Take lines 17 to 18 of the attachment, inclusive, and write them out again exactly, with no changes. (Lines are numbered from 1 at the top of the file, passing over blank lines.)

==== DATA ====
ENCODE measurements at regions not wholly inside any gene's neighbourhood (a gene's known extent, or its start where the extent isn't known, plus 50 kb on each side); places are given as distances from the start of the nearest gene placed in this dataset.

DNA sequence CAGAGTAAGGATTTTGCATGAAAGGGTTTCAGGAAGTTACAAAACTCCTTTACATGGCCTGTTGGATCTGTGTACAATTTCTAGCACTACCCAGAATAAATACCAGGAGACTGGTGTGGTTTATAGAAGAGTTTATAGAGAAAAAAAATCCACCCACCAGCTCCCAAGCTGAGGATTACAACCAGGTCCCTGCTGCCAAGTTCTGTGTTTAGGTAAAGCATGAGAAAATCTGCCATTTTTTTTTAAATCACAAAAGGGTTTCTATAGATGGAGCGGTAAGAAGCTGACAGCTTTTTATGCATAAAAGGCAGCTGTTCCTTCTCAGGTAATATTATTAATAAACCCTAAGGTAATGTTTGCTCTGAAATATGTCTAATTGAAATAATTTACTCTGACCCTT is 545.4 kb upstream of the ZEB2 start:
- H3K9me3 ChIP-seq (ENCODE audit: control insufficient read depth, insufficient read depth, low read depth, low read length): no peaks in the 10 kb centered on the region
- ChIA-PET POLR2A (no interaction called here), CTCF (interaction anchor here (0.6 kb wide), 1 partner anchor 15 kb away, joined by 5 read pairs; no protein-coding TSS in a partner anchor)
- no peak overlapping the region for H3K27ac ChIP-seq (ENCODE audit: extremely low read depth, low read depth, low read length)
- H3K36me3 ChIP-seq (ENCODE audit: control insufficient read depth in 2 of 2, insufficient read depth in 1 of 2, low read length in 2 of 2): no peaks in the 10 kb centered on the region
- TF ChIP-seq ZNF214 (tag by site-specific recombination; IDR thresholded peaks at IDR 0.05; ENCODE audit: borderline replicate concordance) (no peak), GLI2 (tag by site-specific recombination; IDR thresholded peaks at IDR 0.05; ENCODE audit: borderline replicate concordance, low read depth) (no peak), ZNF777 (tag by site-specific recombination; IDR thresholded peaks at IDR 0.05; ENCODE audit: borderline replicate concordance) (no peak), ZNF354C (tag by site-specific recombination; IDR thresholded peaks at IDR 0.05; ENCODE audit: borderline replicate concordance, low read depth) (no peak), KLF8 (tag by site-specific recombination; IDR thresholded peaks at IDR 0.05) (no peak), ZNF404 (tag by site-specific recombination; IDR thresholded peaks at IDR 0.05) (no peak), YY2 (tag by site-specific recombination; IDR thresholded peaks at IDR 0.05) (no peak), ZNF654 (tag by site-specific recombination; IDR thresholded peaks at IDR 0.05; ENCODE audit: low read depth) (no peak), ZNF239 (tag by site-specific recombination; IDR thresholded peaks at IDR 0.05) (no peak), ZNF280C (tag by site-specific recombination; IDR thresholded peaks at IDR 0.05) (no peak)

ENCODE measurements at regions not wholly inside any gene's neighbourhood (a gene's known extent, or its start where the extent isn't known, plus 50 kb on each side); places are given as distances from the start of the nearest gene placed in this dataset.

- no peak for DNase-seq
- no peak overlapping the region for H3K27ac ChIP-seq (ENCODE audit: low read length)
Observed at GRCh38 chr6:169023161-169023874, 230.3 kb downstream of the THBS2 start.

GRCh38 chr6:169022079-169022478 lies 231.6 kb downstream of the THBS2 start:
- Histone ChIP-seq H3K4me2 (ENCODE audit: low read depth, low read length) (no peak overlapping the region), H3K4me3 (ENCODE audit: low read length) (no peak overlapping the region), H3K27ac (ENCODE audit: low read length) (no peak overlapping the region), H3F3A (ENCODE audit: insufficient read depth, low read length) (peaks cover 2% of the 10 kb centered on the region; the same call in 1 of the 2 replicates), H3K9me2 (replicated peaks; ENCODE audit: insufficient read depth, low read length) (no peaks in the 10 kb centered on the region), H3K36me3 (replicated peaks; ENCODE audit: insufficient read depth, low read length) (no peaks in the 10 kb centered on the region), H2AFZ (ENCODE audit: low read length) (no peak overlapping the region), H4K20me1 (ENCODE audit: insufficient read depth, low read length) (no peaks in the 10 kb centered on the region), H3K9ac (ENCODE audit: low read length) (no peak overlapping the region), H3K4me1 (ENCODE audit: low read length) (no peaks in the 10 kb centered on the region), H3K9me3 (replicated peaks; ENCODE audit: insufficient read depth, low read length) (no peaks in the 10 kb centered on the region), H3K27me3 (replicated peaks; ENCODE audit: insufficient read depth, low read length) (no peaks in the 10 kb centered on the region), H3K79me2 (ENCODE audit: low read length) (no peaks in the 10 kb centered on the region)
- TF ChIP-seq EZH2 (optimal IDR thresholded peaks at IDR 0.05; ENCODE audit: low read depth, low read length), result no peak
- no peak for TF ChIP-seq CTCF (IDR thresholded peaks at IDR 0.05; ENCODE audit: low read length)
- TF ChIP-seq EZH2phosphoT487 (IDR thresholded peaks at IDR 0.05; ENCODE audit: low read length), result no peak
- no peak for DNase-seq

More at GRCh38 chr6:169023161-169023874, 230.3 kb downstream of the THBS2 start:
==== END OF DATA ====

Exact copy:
- no peak for DNase-seq

More at GRCh38 chr6:169023161-169023874, 230.3 kb downstream of the THBS2 start: